5 Ways Trump is winning at media

Like a car crash all over the front-page news, we just can’t look away. It’s fascinating to examine international interest in the current US federal election. While many American’s can’t see it beyond their own borders, the results actually matter a lot to rest of us, given the role America has always played on the world stage. There’s something about having a major shift possible and not getting a vote that stirs us up. Too bad it’s not Thanksgiving south of the border already where I could ruminate in past tense about this with my American relatives. We’re eating turkey up here this weekend in Canada, and we’ll no doubt be glued to the TV and online come Sunday October 9, at 9pm Eastern. That’s when the second Presidential debate goes down.


As far as riveting reality TV goes, it doesn’t get much better. Have a think on that statement, and just how far we’ve fallen…

Up front full disclosure: I’m not a Trump fan. While both candidates come with issues and baggage, in the grand scheme of political stability and international affairs, there can really only be one safe choice. But while I’m not a fan, I do think Trump is playing the media game well. In fact, he’s winning on that front. Here’s why:

1. Disruption: Trump is not conventional trying to preserve the status quo. And he’s not conventional in his presentation – what he says and how he says it. He’s disruptive and constantly breaking the rules. To his disenfranchised change hungry base, this is like a T-Bone served up daily. His disruption earns him an exorbitant amount of free media.

2. Earned media: Nobody understands the power of media and public perception quite like Donald Trump. The Apprentice made him a reality TV star. And he’s long been a tabloid king with his various real estate deals and bankruptcy battles. But it’s how he leverages that earned media that makes him a star. He puts it out on his owned channels (website, blog, email), then broadcasts it through rented channels (social media) and incites followers and foes to rebroadcast it even further through their private channels.

3. Audience: Trump had celebrity status before he even ran for office. He has 12.1 million followers on Twitter (Clinton has 9.4 million), over 11 million likes on Facebook (Clinton has 6.7 million), and 2.6 million followers on Instagram (Clinton has 2.3 million). While Clinton certainly has impressive numbers, Trump has a broader reach through his own direct channels. Trump stages events. He also stages his entrances. He plans bigger events. After years in the news, and involved in TV production, he literally orchestrates his airtime.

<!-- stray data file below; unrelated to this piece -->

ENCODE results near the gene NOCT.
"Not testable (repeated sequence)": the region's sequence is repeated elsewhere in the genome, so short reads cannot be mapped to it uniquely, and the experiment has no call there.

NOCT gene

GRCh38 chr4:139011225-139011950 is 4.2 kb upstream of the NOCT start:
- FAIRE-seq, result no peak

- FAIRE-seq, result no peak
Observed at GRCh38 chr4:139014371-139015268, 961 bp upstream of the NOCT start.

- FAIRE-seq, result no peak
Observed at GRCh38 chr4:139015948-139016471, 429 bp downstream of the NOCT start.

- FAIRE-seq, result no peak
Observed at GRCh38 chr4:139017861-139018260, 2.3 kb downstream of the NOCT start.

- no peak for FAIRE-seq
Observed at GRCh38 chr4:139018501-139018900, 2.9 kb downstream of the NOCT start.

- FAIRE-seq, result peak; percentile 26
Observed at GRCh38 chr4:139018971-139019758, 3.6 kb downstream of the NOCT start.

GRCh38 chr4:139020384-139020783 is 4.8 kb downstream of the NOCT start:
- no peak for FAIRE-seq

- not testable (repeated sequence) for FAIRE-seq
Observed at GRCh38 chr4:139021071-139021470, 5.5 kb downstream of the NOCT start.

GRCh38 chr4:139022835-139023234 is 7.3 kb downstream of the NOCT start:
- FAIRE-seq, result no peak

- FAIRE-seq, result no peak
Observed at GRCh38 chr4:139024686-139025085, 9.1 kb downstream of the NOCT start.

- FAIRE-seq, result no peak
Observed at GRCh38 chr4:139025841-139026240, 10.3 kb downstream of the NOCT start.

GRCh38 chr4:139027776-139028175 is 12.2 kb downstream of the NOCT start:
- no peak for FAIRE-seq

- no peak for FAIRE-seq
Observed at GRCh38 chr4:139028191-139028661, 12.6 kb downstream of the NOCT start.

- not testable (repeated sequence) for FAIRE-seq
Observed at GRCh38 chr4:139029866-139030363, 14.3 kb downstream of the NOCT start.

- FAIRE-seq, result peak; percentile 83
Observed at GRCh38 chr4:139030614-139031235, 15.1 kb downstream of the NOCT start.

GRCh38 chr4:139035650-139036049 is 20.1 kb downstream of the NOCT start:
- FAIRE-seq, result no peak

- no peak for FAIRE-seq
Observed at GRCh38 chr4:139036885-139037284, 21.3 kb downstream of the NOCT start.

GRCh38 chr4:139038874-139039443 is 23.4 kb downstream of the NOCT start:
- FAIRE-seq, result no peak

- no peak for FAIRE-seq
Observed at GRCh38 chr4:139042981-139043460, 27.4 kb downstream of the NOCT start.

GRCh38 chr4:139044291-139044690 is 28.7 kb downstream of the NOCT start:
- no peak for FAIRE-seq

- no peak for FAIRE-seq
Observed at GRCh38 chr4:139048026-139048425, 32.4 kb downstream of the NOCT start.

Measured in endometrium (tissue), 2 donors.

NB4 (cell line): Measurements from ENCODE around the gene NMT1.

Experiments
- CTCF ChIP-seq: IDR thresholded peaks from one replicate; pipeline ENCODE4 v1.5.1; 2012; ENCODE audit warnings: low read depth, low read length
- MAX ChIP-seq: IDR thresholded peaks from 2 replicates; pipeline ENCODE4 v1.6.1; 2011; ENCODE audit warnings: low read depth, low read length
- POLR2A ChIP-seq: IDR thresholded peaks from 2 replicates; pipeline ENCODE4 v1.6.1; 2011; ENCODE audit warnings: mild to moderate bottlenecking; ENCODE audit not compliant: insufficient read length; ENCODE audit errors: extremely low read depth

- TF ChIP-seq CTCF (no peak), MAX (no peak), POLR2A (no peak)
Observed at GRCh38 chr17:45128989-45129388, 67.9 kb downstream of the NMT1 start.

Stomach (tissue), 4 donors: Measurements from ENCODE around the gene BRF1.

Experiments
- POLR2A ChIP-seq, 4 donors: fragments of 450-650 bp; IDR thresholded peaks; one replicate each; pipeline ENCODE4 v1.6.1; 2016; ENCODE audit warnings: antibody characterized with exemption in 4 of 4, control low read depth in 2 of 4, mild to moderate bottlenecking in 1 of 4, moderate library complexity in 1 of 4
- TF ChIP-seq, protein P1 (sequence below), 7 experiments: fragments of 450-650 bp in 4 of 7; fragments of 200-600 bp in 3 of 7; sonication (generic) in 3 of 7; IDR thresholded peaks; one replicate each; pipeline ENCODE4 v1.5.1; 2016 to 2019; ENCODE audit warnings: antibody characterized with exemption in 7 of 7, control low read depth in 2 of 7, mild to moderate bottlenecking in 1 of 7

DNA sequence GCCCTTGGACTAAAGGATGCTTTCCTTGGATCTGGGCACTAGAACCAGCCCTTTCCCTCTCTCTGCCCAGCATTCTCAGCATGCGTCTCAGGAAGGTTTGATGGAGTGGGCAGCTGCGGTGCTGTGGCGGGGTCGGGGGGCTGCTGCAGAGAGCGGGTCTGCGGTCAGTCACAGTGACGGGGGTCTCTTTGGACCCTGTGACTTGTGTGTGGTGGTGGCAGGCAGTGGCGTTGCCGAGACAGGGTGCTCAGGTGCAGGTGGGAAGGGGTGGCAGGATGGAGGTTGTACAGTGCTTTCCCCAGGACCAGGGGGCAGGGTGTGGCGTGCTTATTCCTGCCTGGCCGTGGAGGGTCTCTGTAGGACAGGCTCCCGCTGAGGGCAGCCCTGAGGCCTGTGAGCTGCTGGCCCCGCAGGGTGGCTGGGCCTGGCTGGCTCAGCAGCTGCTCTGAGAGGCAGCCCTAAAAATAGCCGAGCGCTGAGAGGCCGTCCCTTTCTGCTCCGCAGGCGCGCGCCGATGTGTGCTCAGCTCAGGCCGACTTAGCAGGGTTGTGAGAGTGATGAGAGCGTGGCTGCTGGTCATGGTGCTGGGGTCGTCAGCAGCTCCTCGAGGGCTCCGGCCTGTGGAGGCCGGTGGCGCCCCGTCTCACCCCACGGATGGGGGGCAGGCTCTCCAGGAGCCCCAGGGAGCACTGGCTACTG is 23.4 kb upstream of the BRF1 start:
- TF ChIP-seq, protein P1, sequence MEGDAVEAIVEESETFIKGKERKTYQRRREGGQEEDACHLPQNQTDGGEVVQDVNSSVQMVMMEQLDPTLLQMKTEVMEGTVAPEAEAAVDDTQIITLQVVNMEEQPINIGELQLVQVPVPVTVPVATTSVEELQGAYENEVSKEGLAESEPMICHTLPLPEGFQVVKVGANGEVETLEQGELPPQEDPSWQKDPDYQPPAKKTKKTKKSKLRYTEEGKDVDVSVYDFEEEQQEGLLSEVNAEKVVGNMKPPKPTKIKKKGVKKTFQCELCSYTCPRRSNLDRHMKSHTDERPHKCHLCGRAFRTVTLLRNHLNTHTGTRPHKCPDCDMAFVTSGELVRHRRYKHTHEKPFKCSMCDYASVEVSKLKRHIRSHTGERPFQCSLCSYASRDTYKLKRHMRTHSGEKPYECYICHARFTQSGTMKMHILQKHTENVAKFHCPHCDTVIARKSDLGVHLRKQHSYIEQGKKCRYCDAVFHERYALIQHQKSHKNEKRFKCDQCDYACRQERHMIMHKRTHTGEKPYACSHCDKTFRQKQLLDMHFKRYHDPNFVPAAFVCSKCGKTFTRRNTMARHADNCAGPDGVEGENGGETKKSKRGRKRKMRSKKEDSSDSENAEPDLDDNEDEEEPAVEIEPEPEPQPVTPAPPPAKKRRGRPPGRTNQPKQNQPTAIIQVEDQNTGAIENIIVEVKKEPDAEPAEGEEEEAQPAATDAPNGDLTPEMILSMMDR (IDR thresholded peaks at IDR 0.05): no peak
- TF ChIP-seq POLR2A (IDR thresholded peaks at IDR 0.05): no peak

4. Simple message: Trump is the master of the branded tag line and sound bites that are media friendly. The statement, “Make America great again” is simple, and hard to disagree with. Whether the American dream is coming back again any time soon really doesn’t matter, but the promise that it might does. While there are some that would argue his conversation threads wander, and are often filled with lack of concrete knowledge, the guy gets the sound bites. In a world of 10 second videos and 140 character tweets, he has mastered delivering headlines and news that gets rebroadcast countless times over.

5. Engage emotion: Trump is a divisive and extreme candidate. You either love him or hate him. Like the candidate himself, there is little grey ground and room for conciliatory views. Trump evokes emotion. And he engages that emotion for media gain. His complaints about unfair coverage and being trashed by elites fuels further appeal to his angry voting base. We know from research that humour drives instant engagement, and often provokes sharing. While some of his humour is very dark (anyone catch that clip where he encouraged the terminally ill to go to advanced polls?) he does manage to keep things light and laughable often. But curiously a recent TNS study notes that humour alone may not sustain sharing. To provoke longevity, they found that going deeper was essential. Hope and pride were found to sustain conversations and sharing more so then humour. Friends, nothing screams, HOPE and PRIDE more then “Make America great again”.

While I want desperately to be wrong about how well Trump maneuvers the media, I have to admit he is winning the marketing side of this media game. Let’s just hope America votes with their heads and not their hearts. From what I know about marketing, that is likely the scariest observation of all.


For those that are wondering about the awesome photo accompanying this story and Googling the station PFN, where it was broadcast, here’s the scoop. I generated the image using PhotoFunia, a very cool APP that allows you to drop your own photos into set templates. After doing a little Photo manipulation on the tag line, I generated an image made to grab attention, be timely, and increase the likelihood of sharing and commenting – in short, some fun media and marketing!

I’d love to hear your thoughts on this. Leave a message below or feel free to share and comment on your social networks. Regardless of the outcome in November, we can learn a lot about media and marketing by following this campaign.




Mary Charleson


  1. Of course I wrote this piece the morning before the Washington Post broke the story about the vulgar groping women audio, and now we have the increased calls from within his party to step aside. The guy has been like Teflon up until now with nothing being able to stick to him for long, but this might be his downfall. Of course the media release of the recording is strategic right before the 2nd debate this weekend. Still, to his supporters there is a reason why his media dominance has been so seductive, and that’s what this piece explores.

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